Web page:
Topics as varied as ecosystem services, tiger poaching and waste management are featured in stories about behaviour change for biodiversity conservation. This Special Issue includes examples from three continents.
by CEC member Diogo Verissimo
Human behaviour is the key driver of all major threats to biodiversity. Habitat loss, climate change, invasive species and overharvesting are, in general, consequences of the lifestyle of billions of humans. In order to move from documenting losses and identifying causes for decline to tackling the underlying drivers and implementing solutions, we need to recognize that conservation is not only about animals and plants but equally about people and their behaviour.
Despite the growing emphasis that has been placed in areas such as environmental education or community-based conservation in recent decades, there is as yet little literature on the subject of influencing human behaviour and biodiversity conservation. One factor that has undoubtedly contributed to this trend is the lack of incentives given to conservation practitioners working on education or community-based conservation to publish their research. This has left a large proportion of conservation work either unreported or buried in inaccessible, grey literature, a concern that is common to many research fields.
Another specific issue, which is perhaps more critical, is that despite biodiversity conservation being overwhelmingly about humans and their behaviour, the training of conservation professionals is still largely focused on biological sciences. Consequently, conservation professionals are often ill equipped to understand and influence human behaviour and, therefore, less willing to address it as a research subject. This lack of preparation explains, for example, the common use of changes in awareness, knowledge or attitudes as indicators of behaviour change. Such reasoning assumes that because changes in all of these indicators commonly precede behaviour change, there is a direct link between them and behaviour.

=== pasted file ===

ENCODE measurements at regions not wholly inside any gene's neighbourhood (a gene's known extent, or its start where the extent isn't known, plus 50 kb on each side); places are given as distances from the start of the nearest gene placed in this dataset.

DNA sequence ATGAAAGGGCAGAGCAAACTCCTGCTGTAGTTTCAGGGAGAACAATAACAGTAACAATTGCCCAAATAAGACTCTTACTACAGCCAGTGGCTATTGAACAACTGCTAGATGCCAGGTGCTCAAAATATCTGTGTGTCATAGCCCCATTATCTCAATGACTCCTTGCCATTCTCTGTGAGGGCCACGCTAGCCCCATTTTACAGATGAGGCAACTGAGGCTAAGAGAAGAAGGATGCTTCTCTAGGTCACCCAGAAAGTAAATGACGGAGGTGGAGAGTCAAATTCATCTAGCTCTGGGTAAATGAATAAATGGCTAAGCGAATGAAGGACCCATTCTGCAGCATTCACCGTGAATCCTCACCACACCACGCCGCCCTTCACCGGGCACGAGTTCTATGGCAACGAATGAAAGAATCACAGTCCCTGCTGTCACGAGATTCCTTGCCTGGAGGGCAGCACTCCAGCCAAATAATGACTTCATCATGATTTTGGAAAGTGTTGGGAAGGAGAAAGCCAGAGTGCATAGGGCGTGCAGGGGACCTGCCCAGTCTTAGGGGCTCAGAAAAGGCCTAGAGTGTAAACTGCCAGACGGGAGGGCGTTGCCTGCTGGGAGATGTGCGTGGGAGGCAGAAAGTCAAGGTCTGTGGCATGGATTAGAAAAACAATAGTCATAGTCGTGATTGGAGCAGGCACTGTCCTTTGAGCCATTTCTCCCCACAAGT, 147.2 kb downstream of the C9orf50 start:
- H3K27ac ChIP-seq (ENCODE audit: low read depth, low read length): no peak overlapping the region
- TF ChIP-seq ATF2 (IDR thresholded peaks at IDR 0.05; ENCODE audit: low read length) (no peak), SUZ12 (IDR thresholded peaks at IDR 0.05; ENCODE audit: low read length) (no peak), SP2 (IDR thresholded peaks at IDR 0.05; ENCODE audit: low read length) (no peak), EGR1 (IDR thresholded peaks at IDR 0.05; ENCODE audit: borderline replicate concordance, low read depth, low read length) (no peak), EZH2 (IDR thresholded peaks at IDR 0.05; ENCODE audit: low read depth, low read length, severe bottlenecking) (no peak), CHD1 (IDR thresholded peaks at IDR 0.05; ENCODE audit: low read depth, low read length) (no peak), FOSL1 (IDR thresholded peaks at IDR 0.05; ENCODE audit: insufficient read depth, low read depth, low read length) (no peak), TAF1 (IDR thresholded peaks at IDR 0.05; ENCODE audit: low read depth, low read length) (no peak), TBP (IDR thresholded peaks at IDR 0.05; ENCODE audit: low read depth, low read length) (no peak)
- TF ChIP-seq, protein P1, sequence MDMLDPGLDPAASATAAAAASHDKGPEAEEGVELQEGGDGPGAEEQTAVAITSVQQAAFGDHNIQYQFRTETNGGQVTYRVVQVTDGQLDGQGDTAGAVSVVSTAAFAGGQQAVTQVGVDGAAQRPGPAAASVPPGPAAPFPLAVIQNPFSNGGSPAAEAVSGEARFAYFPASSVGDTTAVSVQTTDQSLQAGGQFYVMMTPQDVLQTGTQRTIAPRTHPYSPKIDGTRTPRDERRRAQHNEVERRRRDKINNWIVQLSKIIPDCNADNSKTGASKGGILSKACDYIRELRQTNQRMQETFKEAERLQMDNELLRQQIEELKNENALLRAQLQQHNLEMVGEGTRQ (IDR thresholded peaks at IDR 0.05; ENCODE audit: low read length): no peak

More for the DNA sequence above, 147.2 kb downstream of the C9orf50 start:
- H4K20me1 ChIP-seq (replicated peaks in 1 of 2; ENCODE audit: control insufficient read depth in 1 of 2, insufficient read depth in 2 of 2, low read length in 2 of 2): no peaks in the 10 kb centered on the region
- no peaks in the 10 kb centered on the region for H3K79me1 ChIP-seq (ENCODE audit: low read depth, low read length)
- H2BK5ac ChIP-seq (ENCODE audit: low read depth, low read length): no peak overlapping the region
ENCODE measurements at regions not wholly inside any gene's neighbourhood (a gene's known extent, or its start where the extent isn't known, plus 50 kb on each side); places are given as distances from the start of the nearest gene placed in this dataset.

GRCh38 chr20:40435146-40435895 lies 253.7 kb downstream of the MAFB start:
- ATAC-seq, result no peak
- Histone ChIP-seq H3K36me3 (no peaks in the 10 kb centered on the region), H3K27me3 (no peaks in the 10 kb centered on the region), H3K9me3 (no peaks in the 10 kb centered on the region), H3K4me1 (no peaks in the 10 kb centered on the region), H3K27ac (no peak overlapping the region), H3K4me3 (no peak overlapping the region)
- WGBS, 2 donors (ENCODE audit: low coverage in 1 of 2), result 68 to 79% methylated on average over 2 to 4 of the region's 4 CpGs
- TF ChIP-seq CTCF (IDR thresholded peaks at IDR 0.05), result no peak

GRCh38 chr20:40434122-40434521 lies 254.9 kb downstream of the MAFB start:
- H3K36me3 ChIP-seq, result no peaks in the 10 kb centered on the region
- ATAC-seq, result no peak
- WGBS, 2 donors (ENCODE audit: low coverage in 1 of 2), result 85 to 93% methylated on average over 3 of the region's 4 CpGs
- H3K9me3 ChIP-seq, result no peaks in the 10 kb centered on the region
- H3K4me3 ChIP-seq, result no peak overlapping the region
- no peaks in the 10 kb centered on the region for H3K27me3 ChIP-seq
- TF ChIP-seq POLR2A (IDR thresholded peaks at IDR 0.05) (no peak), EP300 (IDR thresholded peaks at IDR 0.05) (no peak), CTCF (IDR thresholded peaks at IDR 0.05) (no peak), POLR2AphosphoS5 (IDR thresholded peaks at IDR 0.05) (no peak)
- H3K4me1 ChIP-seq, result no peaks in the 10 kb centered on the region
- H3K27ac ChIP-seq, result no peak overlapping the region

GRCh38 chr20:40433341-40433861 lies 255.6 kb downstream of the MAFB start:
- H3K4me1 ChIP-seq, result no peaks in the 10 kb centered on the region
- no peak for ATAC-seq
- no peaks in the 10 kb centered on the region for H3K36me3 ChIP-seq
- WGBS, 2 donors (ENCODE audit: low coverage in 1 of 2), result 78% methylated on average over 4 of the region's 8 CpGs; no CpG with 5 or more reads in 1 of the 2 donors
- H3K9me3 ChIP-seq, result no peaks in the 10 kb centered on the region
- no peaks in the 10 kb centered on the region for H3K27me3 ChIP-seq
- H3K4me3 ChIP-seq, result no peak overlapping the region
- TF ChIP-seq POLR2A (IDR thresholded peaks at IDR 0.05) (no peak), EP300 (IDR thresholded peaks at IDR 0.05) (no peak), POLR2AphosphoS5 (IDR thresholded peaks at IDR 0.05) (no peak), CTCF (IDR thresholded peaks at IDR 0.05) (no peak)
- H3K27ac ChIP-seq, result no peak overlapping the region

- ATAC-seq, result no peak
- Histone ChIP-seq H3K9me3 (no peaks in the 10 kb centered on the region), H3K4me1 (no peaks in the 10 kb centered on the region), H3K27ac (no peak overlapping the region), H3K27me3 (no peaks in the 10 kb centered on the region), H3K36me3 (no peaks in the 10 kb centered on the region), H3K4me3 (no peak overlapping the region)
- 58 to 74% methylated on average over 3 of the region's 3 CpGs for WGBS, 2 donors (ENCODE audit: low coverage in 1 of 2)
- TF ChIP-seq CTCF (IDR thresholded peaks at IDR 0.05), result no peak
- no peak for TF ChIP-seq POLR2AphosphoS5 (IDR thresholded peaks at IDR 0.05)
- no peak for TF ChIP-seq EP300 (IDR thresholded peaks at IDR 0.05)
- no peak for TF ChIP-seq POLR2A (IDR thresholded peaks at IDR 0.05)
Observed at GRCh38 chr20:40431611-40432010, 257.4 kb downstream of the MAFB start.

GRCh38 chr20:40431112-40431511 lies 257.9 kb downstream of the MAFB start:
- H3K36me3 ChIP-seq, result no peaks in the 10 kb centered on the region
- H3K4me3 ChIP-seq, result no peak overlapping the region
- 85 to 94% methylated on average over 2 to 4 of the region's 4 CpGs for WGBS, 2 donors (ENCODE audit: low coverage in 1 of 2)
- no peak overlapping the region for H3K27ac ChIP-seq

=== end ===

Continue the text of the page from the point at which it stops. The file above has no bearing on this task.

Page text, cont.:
Unfortunately, this assumption is generally wrong as there are often social, economic or psychological barriers, amongst others, to behaviour change that do not allow changes in behaviour to occur. The evaluation of conservation interventions should therefore focus on behaviour as it is the only indicator that translates into real world impact.
These oversights are especially worrying at a time when conservation needs to move beyond anecdote, personal experience and conventional wisdom, and towards a systematic appraisal of evidence collected by all those tackling a given issue. This special issue of Conservation Evidence showcases work on behaviour change and biodiversity conservation conducted by practitioners worldwide. It demonstrates the use of new techniques to influence human behaviour and new ways of measuring their effectiveness. We present six case studies, across six countries in three continents, to demonstrate that focusing on and achieving behaviour change is not only possible but relevant to a range of conservation issues.
Influencing human behaviour is one of the hardest challenges faced by conservationists today. Tackling it will require not only the willingness to learn from other research fields but also a push towards evidence-based practice and the emergence of a culture of strong commitment to evaluation and therefore, the embracing of failure. This is no small test. However, realising that without the ability to influence human behaviour, a conservationists’ role will be limited to that of describing biodiversity loss, should hopefully drive us to embrace human behaviour as a fundamental pillar of biodiversity conservation.
For more information: Diogo Veríssimo